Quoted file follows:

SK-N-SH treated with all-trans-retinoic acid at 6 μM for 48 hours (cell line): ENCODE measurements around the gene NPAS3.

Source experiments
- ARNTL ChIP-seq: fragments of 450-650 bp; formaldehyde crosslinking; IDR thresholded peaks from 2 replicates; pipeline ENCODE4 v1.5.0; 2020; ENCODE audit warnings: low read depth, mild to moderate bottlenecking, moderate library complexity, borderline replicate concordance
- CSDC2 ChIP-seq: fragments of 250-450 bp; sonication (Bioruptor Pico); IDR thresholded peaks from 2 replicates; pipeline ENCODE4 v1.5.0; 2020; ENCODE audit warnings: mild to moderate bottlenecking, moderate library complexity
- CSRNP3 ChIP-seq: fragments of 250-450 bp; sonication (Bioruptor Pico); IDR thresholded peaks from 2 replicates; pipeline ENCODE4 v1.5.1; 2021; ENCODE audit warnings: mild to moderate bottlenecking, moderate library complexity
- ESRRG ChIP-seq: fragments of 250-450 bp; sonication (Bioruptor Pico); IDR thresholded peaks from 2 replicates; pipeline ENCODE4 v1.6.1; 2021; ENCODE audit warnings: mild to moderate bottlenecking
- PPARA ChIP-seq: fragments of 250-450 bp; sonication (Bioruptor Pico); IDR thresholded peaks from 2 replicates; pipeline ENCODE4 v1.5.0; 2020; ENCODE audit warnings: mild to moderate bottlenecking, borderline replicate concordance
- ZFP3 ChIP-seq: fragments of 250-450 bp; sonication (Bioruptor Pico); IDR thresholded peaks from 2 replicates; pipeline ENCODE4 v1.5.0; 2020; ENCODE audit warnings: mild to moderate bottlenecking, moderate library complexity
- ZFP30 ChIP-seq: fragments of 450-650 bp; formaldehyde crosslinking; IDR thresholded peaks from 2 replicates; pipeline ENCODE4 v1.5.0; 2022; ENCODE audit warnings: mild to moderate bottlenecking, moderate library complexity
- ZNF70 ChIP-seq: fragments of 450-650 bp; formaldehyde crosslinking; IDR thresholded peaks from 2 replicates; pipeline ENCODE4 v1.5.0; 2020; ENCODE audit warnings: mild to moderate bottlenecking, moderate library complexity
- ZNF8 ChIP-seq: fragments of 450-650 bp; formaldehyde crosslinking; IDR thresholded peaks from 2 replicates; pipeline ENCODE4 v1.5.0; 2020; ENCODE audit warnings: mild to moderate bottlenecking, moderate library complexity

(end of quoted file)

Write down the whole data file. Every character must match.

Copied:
SK-N-SH treated with all-trans-retinoic acid at 6 μM for 48 hours (cell line): ENCODE measurements around the gene NPAS3.

Source experiments
- ARNTL ChIP-seq: fragments of 450-650 bp; formaldehyde crosslinking; IDR thresholded peaks from 2 replicates; pipeline ENCODE4 v1.5.0; 2020; ENCODE audit warnings: low read depth, mild to moderate bottlenecking, moderate library complexity, borderline replicate concordance
- CSDC2 ChIP-seq: fragments of 250-450 bp; sonication (Bioruptor Pico); IDR thresholded peaks from 2 replicates; pipeline ENCODE4 v1.5.0; 2020; ENCODE audit warnings: mild to moderate bottlenecking, moderate library complexity
- CSRNP3 ChIP-seq: fragments of 250-450 bp; sonication (Bioruptor Pico); IDR thresholded peaks from 2 replicates; pipeline ENCODE4 v1.5.1; 2021; ENCODE audit warnings: mild to moderate bottlenecking, moderate library complexity
- ESRRG ChIP-seq: fragments of 250-450 bp; sonication (Bioruptor Pico); IDR thresholded peaks from 2 replicates; pipeline ENCODE4 v1.6.1; 2021; ENCODE audit warnings: mild to moderate bottlenecking
- PPARA ChIP-seq: fragments of 250-450 bp; sonication (Bioruptor Pico); IDR thresholded peaks from 2 replicates; pipeline ENCODE4 v1.5.0; 2020; ENCODE audit warnings: mild to moderate bottlenecking, borderline replicate concordance
- ZFP3 ChIP-seq: fragments of 250-450 bp; sonication (Bioruptor Pico); IDR thresholded peaks from 2 replicates; pipeline ENCODE4 v1.5.0; 2020; ENCODE audit warnings: mild to moderate bottlenecking, moderate library complexity
- ZFP30 ChIP-seq: fragments of 450-650 bp; formaldehyde crosslinking; IDR thresholded peaks from 2 replicates; pipeline ENCODE4 v1.5.0; 2022; ENCODE audit warnings: mild to moderate bottlenecking, moderate library complexity
- ZNF70 ChIP-seq: fragments of 450-650 bp; formaldehyde crosslinking; IDR thresholded peaks from 2 replicates; pipeline ENCODE4 v1.5.0; 2020; ENCODE audit warnings: mild to moderate bottlenecking, moderate library complexity
- ZNF8 ChIP-seq: fragments of 450-650 bp; formaldehyde crosslinking; IDR thresholded peaks from 2 replicates; pipeline ENCODE4 v1.5.0; 2020; ENCODE audit warnings: mild to moderate bottlenecking, moderate library complexity